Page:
Markell said the agents told him that Cho had filed off the serial number that is stamped into the weapon in three places. Filing serial numbers off guns doesn't obliterate them, however — they are deeply impressed into the steel and can be raised with an acid bath. But the agents didn't have to send the guns to the lab to find their origin, because they found the receipt.

"The serial number is on the barrel, on the slide and on the bottom of the frame," Markell said. "That's quite a bit of work for anybody to do. Why anybody would go to that much trouble, because it had to take a long time, and then keep the receipt in his pocket?"

At the ATF agents' request, Markell pulled his records and quickly found his own copy of the receipt for the Glock 19. He also saw that Cho had bought a $10 box of 50 9-mm practice rounds, commonly know as full metal jacket rounds because they don't expand on contact like hollow-point rounds. These are sold for target shooting.

The Glock 19 is sold with two magazines, each capable of holding 15 rounds, double-stacked to make a compact clip not much bigger than a harmonica. Judging by the number of fatalities and wounded — most of whom reportedly were shot more than once — Cho may have fired a hundred or more rounds. Loading magazines is a slow business, so Markell figures that Cho must have acquired several more magazines and more ammunition from some other source.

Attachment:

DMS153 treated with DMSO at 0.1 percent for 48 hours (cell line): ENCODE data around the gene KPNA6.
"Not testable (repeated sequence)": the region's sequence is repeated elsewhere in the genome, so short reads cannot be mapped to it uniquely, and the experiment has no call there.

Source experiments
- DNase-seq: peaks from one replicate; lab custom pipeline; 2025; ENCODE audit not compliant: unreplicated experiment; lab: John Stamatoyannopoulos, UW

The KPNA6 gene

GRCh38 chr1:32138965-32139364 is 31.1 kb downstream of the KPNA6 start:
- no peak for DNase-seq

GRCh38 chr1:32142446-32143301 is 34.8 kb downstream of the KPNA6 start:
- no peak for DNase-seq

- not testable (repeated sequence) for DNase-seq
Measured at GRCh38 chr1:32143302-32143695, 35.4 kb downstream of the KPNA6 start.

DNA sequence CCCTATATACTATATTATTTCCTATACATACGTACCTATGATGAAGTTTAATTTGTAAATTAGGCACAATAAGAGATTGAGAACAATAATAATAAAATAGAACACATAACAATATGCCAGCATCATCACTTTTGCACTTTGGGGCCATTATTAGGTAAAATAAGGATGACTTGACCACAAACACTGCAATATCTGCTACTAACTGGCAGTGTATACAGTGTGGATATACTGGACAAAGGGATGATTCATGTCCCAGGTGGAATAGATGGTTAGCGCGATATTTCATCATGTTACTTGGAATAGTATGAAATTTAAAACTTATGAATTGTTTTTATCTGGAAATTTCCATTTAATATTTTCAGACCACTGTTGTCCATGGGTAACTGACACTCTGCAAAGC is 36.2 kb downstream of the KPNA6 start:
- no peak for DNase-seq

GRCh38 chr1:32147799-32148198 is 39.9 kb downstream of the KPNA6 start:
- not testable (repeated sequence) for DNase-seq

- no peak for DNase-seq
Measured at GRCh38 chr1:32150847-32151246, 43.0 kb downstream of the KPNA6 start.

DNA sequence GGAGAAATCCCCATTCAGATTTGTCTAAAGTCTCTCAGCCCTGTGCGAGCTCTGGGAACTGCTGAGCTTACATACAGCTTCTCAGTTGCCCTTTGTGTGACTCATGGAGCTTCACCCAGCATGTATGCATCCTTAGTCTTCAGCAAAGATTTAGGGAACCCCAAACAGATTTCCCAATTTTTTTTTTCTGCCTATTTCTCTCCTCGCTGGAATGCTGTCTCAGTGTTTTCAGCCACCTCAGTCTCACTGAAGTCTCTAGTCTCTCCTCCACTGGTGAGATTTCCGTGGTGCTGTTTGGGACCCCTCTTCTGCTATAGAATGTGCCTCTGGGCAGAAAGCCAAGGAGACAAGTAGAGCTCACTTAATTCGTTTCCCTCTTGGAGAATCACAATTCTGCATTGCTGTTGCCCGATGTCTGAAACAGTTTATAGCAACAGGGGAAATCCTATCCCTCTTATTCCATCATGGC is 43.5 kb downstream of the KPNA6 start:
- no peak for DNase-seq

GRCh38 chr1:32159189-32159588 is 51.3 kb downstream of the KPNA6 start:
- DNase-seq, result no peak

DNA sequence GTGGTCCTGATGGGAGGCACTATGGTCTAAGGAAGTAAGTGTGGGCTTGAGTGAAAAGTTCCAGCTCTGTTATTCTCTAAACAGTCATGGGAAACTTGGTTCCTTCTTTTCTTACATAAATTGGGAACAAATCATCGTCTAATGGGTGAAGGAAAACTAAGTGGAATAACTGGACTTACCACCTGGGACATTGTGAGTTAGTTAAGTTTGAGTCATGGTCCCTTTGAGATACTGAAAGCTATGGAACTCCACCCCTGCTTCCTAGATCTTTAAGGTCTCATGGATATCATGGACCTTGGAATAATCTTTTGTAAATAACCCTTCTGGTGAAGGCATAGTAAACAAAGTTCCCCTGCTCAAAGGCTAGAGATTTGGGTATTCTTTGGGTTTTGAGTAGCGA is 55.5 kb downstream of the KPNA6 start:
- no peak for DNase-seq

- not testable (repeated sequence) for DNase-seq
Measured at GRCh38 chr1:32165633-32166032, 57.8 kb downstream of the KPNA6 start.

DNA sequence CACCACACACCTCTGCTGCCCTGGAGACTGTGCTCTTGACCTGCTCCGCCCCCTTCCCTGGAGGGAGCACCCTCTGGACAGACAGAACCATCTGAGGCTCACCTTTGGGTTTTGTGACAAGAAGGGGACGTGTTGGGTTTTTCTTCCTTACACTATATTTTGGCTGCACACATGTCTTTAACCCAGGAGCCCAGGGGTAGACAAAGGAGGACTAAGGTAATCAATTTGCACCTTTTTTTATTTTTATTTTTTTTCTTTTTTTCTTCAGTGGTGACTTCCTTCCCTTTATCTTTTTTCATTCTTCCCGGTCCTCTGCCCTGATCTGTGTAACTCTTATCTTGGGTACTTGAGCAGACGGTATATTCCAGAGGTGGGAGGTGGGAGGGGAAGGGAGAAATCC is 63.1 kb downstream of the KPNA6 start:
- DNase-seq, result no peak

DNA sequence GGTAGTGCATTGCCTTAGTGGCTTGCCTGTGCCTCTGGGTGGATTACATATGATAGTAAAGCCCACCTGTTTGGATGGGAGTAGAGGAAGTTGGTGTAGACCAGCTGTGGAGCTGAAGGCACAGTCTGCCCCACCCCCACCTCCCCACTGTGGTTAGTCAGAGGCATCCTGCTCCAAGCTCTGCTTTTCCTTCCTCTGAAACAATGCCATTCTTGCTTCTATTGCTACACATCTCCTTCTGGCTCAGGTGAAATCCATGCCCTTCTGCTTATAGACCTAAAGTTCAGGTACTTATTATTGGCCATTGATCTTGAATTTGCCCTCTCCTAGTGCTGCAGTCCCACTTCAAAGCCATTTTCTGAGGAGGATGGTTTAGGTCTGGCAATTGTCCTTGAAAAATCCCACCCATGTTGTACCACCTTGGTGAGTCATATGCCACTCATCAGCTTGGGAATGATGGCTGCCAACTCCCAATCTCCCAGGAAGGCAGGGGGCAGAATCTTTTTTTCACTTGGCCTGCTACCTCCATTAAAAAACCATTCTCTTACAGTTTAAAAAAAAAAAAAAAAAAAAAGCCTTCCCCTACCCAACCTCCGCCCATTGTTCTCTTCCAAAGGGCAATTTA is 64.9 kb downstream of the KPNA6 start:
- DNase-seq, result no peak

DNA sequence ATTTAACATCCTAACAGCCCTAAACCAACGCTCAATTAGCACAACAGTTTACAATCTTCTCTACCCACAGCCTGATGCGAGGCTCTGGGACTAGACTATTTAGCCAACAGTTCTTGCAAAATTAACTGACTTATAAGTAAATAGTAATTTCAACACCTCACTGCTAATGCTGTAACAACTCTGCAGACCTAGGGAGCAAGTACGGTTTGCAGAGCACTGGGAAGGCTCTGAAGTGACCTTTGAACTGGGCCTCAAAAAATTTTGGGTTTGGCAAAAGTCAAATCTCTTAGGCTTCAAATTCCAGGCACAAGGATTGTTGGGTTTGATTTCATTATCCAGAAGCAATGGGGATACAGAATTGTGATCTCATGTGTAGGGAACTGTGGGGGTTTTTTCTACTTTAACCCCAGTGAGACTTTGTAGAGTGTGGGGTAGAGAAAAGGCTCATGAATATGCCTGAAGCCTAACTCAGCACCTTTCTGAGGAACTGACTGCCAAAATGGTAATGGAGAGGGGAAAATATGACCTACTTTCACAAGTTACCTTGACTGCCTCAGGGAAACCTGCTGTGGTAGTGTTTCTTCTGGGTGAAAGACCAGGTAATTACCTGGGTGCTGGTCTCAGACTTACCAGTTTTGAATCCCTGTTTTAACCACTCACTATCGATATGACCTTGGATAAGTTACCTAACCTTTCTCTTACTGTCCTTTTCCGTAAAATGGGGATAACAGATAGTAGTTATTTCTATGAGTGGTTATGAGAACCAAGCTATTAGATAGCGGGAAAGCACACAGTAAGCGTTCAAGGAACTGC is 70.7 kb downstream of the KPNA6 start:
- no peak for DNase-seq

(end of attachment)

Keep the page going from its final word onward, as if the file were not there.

At the agents' insistence, Markell went back through his books but found no record that his store was the source of the smaller Walther P-22 handgun that Cho also used in the shootings. The agents concluded the Walther (which sells for about $300), came from some other vendor.

As it turned out, the Glock 19 was perfect for Cho's deadly purpose. The gun is just 6.85 inches long and 5 inches wide, according to a Glock website, and thus easily concealed. A vest with several pockets can hold a number of compact 15-round magazines that fit a Glock 19. Cho surely knew that in cold weather a mass murderer could carry an arsenal on his back and in his pockets, and there would be no way to detect him, short of metal detectors at every entrance to every classroom building and dorm.